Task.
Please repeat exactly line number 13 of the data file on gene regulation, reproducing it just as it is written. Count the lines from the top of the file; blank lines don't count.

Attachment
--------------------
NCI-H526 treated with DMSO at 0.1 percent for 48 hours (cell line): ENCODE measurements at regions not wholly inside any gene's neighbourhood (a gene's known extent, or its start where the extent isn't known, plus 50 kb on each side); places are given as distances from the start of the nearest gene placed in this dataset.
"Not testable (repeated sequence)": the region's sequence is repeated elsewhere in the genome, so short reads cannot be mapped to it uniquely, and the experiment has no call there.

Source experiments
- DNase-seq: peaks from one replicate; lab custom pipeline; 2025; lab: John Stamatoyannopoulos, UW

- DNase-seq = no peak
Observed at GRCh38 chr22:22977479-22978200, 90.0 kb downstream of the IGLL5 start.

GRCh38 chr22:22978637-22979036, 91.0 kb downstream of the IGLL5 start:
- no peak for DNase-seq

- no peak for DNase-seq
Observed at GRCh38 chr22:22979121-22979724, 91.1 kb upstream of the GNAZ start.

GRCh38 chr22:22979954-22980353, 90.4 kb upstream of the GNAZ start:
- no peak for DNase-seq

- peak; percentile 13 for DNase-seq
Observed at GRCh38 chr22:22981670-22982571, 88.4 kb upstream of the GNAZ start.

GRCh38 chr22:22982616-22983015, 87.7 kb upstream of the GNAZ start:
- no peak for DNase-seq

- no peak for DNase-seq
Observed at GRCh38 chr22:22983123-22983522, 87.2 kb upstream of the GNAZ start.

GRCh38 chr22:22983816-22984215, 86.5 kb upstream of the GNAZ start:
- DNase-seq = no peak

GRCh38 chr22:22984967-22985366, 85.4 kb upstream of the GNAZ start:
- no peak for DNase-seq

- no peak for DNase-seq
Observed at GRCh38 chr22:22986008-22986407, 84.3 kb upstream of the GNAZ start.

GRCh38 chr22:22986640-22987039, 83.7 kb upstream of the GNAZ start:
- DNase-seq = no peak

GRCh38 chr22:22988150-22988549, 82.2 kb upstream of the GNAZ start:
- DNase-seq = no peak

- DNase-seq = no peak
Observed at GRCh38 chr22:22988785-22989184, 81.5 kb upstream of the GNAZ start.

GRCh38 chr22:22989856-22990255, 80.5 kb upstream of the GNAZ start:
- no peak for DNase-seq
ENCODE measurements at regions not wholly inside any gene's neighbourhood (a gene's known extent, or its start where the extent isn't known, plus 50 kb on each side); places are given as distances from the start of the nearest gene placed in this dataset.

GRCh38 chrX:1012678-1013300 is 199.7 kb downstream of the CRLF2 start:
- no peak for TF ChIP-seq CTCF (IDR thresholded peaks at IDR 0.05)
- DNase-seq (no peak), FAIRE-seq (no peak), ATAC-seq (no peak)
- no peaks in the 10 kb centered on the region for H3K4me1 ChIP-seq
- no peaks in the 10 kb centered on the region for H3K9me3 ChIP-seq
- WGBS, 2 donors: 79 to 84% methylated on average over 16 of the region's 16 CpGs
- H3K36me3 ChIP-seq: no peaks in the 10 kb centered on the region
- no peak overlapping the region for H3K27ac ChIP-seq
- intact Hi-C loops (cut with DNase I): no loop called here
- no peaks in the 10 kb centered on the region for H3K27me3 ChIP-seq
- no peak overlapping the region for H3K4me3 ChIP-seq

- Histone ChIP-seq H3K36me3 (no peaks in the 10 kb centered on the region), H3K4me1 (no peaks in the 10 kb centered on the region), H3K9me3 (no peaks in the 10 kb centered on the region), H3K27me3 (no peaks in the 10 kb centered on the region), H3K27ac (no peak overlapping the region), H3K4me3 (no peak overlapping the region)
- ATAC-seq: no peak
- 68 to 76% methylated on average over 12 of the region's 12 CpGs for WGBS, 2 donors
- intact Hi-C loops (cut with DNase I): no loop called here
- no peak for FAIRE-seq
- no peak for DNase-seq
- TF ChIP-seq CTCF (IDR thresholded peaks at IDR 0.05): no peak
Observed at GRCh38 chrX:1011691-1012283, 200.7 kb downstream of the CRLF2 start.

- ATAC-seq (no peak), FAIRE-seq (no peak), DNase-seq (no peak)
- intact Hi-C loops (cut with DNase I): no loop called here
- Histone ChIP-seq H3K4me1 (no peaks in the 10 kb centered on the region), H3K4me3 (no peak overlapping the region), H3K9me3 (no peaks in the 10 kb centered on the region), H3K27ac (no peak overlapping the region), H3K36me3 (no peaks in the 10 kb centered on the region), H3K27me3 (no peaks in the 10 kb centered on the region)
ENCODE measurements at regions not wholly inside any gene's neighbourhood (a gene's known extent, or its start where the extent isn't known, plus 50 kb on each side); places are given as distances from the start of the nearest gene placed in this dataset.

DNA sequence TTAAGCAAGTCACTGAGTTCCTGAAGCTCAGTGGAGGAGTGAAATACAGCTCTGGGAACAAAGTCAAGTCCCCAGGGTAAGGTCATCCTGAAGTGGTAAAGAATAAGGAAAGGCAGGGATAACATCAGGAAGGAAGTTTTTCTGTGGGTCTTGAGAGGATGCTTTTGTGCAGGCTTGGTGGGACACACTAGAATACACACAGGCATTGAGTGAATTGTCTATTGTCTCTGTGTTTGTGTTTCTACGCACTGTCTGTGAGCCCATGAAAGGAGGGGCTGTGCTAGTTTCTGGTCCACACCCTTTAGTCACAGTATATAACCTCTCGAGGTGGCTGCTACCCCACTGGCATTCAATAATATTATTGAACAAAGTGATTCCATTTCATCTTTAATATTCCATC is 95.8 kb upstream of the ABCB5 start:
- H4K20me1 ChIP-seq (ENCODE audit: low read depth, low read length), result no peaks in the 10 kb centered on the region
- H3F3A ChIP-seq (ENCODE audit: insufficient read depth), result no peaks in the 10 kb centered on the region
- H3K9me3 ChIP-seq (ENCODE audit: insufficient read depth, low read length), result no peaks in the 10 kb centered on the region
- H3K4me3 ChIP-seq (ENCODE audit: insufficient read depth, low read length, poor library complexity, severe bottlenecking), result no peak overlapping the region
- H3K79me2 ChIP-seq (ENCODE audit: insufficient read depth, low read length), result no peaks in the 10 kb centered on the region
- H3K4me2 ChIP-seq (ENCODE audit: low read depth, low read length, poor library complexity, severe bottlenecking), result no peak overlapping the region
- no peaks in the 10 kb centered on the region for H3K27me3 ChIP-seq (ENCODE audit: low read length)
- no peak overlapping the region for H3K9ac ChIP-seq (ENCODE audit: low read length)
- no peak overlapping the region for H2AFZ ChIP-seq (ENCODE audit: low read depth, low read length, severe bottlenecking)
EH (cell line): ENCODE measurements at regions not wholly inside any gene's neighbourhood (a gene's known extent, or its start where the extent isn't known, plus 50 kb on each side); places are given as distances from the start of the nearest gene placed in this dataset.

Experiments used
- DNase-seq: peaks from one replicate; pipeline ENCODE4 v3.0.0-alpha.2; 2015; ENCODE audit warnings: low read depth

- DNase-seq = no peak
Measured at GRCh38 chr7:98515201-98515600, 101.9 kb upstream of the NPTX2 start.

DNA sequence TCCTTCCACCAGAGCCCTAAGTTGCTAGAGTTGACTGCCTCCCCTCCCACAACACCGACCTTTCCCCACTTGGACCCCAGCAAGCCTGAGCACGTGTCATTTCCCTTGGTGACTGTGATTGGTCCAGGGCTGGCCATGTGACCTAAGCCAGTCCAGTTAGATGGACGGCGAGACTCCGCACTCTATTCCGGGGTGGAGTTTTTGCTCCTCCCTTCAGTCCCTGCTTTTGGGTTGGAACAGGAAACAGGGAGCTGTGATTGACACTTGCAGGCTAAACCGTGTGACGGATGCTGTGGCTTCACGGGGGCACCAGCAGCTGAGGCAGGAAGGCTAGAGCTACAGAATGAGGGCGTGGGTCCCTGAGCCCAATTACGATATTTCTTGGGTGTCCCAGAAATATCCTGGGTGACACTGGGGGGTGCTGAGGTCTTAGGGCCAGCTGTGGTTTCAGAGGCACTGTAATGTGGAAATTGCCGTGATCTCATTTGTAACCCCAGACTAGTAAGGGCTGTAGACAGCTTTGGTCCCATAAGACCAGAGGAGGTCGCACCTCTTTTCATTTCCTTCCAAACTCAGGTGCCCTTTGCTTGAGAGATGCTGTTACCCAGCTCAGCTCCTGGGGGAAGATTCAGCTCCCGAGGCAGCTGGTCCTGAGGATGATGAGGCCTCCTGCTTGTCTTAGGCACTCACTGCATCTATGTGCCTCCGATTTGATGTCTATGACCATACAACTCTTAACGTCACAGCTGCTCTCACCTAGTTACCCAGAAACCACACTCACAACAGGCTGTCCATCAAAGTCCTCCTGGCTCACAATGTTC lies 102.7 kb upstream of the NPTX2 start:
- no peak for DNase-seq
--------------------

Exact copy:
- peak; percentile 13 for DNase-seq